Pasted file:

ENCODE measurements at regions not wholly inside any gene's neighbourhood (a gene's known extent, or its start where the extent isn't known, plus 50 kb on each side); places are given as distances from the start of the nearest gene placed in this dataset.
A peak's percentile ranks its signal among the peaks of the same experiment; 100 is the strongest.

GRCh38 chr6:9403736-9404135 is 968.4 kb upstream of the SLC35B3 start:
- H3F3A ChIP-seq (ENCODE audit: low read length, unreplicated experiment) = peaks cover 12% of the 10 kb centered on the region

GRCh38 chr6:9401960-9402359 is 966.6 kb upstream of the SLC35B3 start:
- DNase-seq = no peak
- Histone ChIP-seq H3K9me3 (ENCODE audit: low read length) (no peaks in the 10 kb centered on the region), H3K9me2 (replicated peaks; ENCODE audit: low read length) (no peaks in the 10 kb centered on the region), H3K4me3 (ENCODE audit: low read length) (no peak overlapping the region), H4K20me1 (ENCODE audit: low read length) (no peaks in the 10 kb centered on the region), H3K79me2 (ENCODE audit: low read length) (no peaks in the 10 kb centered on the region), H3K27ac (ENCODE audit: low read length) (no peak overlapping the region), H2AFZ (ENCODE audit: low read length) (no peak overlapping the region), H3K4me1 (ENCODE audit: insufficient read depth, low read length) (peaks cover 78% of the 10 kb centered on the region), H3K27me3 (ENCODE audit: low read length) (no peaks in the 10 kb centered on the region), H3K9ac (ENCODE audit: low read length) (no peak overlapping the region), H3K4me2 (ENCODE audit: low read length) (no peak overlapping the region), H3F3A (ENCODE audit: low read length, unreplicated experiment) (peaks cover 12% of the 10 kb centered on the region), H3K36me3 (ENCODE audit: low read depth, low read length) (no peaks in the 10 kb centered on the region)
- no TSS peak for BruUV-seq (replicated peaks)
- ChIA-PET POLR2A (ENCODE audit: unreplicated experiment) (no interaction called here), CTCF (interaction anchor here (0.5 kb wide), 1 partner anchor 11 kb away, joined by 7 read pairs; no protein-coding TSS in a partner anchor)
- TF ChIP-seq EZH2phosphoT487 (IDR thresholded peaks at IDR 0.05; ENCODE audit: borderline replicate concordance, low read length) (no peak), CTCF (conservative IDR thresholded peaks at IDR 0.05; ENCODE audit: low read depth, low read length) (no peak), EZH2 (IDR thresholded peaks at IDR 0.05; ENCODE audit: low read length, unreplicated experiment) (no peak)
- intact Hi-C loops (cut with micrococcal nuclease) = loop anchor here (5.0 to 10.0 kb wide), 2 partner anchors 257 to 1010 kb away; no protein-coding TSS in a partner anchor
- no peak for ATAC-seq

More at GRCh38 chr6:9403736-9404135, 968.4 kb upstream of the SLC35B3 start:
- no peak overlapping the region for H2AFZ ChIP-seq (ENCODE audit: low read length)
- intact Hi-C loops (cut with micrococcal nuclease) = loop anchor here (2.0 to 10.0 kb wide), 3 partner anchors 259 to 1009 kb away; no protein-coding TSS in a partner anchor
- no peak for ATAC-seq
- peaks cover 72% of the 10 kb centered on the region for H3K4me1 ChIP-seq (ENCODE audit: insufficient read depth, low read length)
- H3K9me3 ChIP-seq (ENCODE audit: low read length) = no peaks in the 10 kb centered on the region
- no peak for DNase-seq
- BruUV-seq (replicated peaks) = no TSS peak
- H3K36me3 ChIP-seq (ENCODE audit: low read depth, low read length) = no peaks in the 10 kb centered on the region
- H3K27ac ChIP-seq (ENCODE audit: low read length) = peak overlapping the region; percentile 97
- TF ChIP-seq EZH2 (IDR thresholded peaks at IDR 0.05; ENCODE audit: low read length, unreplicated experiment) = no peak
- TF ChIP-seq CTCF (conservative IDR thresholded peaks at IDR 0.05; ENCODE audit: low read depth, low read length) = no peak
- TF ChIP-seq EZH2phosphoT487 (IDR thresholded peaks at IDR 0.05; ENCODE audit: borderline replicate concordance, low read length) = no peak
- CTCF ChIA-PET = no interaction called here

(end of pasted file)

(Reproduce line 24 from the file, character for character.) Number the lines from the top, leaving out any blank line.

- TF ChIP-seq CTCF (conservative IDR thresholded peaks at IDR 0.05; ENCODE audit: low read depth, low read length) = no peak